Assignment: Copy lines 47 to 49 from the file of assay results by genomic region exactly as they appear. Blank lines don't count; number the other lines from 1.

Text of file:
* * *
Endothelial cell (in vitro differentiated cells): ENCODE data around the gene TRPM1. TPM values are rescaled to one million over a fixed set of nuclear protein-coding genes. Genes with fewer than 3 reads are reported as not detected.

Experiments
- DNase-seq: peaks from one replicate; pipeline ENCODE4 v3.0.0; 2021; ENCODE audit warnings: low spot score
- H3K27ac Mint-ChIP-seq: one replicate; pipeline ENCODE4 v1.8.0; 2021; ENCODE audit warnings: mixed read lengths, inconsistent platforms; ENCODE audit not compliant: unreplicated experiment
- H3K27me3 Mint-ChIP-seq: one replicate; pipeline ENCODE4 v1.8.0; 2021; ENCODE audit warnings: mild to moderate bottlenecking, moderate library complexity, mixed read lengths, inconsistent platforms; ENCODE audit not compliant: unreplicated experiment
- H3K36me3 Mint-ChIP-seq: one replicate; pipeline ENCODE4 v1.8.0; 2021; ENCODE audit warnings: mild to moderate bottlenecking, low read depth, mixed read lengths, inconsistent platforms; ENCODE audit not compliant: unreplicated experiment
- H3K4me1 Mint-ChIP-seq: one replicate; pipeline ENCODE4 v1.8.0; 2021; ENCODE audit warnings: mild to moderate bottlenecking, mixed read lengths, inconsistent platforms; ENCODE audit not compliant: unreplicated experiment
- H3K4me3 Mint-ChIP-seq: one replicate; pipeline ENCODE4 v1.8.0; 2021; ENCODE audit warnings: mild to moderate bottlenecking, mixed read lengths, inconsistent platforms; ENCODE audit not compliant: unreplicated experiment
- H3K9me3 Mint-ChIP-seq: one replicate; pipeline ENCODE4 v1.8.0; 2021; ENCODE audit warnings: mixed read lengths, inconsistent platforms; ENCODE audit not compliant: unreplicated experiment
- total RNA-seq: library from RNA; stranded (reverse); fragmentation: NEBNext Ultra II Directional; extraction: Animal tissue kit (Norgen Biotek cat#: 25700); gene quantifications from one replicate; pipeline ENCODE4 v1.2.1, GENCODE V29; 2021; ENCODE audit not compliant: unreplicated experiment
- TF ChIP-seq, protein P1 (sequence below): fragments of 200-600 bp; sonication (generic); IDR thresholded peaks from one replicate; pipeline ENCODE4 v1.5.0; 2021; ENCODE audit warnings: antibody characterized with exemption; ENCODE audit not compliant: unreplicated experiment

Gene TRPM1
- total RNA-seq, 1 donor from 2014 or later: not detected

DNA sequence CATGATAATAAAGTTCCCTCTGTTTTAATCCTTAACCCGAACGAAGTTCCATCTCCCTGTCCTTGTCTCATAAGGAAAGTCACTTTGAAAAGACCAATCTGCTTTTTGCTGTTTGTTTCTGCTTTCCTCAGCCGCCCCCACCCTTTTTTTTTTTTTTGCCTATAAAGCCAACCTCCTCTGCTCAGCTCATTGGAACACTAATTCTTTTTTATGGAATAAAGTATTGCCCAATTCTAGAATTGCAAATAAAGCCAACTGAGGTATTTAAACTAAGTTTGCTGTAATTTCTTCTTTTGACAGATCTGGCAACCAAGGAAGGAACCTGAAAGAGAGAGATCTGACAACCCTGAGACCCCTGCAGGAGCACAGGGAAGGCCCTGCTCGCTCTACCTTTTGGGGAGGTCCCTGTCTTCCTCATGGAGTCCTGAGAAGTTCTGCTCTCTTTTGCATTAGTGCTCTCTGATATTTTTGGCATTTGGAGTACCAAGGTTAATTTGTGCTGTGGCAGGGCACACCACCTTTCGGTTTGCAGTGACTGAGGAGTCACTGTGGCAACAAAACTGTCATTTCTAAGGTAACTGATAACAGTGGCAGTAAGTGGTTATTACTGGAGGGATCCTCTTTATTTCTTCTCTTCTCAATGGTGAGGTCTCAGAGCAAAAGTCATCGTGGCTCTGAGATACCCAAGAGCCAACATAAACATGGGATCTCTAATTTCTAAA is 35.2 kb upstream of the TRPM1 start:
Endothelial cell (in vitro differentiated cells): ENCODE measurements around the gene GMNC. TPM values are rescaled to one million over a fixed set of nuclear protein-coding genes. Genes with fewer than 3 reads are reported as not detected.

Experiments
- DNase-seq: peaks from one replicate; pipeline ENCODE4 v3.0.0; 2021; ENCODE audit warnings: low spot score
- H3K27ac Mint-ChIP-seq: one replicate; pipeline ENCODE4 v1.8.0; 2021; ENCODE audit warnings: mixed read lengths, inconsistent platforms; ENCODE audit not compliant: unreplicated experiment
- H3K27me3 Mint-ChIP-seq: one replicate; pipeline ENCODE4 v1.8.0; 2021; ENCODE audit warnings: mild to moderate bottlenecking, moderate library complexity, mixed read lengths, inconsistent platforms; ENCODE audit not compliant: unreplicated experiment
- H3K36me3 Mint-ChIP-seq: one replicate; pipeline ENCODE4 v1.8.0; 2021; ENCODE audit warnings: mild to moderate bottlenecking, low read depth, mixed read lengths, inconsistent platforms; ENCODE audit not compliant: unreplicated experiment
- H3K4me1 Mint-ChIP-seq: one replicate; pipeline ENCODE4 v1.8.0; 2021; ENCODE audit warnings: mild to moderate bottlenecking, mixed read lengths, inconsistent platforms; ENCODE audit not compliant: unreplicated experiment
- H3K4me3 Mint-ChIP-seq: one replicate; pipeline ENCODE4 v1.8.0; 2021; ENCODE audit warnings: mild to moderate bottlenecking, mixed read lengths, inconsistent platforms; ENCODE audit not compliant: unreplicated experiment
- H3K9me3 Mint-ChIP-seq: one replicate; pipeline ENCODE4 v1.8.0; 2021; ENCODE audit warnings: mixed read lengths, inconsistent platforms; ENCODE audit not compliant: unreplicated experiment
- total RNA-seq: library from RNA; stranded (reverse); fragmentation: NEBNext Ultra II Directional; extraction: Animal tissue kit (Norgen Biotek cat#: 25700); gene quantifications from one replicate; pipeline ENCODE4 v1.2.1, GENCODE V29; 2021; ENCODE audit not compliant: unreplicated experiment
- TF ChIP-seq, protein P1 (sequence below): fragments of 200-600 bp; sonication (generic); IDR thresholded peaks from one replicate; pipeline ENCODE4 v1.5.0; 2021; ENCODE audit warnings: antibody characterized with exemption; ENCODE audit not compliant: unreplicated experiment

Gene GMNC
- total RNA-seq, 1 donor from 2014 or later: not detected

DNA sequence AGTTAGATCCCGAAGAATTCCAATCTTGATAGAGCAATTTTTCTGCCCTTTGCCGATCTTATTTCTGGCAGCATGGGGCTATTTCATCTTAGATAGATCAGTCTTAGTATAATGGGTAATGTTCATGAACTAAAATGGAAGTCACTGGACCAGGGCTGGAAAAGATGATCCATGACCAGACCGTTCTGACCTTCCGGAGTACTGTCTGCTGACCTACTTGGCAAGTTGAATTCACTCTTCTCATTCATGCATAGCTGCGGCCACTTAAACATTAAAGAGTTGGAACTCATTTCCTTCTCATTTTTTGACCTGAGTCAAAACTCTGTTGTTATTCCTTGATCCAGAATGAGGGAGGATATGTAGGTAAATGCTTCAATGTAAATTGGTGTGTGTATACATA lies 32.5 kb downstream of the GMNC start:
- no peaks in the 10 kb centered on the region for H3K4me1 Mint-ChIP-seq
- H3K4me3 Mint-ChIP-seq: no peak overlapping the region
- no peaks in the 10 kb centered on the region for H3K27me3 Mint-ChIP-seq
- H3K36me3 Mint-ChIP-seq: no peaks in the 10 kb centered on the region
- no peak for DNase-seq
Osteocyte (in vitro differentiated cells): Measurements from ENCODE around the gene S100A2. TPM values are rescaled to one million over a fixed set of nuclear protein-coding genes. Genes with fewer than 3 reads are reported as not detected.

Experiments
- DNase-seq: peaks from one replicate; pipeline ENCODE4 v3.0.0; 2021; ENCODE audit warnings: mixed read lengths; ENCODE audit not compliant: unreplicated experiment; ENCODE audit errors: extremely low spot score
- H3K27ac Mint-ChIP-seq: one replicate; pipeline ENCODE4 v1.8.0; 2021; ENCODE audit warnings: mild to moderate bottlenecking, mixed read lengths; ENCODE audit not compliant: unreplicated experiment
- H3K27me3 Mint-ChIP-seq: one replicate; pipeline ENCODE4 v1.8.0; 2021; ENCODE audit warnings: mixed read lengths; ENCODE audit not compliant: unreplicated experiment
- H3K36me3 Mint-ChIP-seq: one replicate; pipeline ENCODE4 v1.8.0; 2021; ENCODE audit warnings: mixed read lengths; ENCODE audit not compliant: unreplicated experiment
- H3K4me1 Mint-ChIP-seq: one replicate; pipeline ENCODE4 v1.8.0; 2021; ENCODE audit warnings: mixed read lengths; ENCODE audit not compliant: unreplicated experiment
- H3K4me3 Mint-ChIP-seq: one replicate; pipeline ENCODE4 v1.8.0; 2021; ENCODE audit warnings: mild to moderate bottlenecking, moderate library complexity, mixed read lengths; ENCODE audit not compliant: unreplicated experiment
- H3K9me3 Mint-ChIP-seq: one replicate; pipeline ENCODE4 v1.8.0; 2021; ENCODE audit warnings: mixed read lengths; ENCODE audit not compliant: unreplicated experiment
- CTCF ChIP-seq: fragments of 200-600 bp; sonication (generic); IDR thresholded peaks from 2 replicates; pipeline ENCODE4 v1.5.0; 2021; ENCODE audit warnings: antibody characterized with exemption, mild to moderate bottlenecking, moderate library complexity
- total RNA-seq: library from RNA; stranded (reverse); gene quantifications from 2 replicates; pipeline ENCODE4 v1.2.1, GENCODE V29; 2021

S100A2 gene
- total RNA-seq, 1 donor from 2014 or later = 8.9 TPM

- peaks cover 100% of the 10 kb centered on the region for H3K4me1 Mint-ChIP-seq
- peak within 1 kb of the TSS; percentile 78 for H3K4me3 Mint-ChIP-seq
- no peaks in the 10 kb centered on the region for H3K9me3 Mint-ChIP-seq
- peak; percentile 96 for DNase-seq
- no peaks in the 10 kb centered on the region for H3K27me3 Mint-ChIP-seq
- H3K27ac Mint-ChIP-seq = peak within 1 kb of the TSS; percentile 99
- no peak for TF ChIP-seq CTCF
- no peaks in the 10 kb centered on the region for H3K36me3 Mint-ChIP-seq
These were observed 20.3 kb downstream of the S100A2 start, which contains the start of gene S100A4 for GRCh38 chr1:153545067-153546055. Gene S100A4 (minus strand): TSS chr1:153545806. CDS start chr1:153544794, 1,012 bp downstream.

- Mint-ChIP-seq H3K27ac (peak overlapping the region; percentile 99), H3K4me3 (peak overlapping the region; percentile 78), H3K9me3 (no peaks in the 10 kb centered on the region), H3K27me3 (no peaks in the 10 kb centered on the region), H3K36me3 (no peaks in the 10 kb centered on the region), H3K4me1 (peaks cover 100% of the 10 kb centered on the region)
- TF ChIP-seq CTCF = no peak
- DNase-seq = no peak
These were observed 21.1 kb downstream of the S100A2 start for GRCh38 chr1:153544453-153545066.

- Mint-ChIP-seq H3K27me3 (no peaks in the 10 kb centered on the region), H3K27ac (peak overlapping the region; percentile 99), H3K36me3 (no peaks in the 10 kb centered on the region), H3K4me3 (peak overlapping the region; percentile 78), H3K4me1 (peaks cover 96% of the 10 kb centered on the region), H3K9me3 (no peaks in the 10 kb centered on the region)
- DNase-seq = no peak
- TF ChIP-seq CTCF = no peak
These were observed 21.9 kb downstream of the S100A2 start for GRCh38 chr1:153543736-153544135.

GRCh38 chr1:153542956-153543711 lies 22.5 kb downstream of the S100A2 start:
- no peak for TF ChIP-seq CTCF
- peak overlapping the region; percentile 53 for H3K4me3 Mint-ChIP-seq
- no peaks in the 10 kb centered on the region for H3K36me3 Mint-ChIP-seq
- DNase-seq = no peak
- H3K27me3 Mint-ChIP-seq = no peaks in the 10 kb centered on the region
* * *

- peaks cover 100% of the 10 kb centered on the region for H3K4me1 Mint-ChIP-seq
- peak within 1 kb of the TSS; percentile 78 for H3K4me3 Mint-ChIP-seq
- no peaks in the 10 kb centered on the region for H3K9me3 Mint-ChIP-seq